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WESTSIDER GREGG SMITH
WESTSIDER GREGG SMITH
Founder and conductor of the Gregg Smith Singers

1-28-78

What might you guess about a man who has composed 60 major choral works, toured the world with his singing group, and recorded 50 albums including three Grammy Award winners?

If you didn't know anything else about this man, you would probably guess, first, that he is rich. Then you might imagine that his door is constantly bombarded by recording agents trying to enlist his talents. And third, you would probably think that his name is a household word.

But Westsider Gregg Smith has all of the qualifications listed and none of the imagined results. This is because his music happens to be classical — a field in which, he says, "a record that sells 10,000 copies is considered a good hit." Conducting his choral group, the Gregg Smith Singers, who usually have anywhere from 16 to 32 voices, he performs works spanning the last four centuries of the Western classical tradition. Gregg writes most of the arrangements himself. Last year his sheet music sales reached 60,000 copies.

The Gregg Smith Singers specialize in pieces that have been infrequently performed or recorded. But a more lengthy description of their music can only tell what it is, not how it sounds. Music speaks for itself better than any words can describe.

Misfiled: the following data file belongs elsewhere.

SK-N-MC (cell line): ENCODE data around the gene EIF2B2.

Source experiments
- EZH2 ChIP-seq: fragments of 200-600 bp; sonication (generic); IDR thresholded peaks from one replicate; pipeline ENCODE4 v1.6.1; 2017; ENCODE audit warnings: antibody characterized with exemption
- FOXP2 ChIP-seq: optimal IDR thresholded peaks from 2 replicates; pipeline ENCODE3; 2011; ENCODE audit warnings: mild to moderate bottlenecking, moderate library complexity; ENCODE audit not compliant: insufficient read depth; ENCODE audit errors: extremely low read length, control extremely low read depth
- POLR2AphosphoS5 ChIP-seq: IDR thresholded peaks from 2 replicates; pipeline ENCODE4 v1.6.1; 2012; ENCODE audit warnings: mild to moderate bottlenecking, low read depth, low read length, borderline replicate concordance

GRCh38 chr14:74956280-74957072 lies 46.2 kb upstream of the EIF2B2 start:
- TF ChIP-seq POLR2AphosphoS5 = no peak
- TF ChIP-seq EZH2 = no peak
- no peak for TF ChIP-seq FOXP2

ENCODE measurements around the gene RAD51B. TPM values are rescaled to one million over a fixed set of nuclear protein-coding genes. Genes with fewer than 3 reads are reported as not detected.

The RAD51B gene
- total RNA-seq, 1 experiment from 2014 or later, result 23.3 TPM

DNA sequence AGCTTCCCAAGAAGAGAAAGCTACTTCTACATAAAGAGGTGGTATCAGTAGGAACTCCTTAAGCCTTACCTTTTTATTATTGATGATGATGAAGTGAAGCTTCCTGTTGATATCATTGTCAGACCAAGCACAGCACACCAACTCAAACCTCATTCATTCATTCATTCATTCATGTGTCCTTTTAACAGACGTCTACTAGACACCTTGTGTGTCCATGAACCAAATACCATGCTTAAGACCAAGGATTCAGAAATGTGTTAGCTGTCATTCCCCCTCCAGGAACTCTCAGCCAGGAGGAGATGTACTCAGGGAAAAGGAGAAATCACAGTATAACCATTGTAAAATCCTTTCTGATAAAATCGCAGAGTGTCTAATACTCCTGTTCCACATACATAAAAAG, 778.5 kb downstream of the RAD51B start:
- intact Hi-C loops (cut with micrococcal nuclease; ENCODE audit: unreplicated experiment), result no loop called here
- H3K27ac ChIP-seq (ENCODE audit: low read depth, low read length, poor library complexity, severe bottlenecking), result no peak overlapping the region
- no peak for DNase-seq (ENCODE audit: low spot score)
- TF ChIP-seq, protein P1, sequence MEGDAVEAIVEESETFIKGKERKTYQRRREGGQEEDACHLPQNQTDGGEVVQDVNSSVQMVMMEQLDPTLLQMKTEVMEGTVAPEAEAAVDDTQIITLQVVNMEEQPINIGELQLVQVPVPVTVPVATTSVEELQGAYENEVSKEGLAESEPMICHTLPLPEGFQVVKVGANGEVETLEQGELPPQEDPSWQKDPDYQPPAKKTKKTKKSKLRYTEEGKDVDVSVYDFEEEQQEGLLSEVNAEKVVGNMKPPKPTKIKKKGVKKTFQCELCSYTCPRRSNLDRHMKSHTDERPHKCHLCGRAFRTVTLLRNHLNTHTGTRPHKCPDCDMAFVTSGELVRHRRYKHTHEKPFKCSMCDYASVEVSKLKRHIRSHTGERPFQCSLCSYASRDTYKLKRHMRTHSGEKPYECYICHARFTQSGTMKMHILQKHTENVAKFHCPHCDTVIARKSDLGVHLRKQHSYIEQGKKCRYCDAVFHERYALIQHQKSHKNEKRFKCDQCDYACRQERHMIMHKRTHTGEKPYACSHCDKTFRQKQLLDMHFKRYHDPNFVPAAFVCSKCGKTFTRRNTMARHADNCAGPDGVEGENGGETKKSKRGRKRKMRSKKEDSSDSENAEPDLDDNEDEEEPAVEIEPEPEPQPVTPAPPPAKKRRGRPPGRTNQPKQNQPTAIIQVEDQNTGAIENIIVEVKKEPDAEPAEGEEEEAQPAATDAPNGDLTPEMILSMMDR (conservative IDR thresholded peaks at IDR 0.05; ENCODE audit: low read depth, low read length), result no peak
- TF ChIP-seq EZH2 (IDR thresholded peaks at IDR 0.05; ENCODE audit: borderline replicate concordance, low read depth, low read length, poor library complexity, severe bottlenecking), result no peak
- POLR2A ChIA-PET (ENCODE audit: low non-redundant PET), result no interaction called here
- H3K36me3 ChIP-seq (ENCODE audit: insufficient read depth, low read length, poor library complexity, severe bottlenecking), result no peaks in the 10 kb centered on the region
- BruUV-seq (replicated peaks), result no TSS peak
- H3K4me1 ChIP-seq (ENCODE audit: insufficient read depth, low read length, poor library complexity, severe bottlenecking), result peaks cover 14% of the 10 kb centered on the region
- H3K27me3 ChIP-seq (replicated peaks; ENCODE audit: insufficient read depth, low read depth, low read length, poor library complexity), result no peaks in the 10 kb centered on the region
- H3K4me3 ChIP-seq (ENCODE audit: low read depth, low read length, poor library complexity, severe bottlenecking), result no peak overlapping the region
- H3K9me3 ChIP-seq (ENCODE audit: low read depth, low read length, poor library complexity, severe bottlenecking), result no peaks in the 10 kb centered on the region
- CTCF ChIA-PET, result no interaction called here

"None of the American composers of today are making a living," says Gregg, shaking his head. We're sitting in his spacious but unluxurious apartment near Lincoln Center. "It's a terrible struggle. When people talk about ghetto areas, let me tell you, no one is more in a ghetto than the American classical composer. We have more great composers in this country right now than any other country in the word, and the United States supports its composers less than any other country. … They want so desperately to perform their music. A composer does a piece and gets a performance in New York, and that may be the last performance it ever gets."

He leads me to a room lined with shelves, boxes and cabinets filled with sheet music, some of it in manuscript. This is where Gregg chooses each new selection for his group. He shrugs at the enormity of the task.

"There are at least 400 new American compositions here, waiting to be looked at. Probably at least 100 of them are of the highest quality. … When we record this type of material, we don't expect to make a profit, even with the royalties over the years. Classical records are made ............
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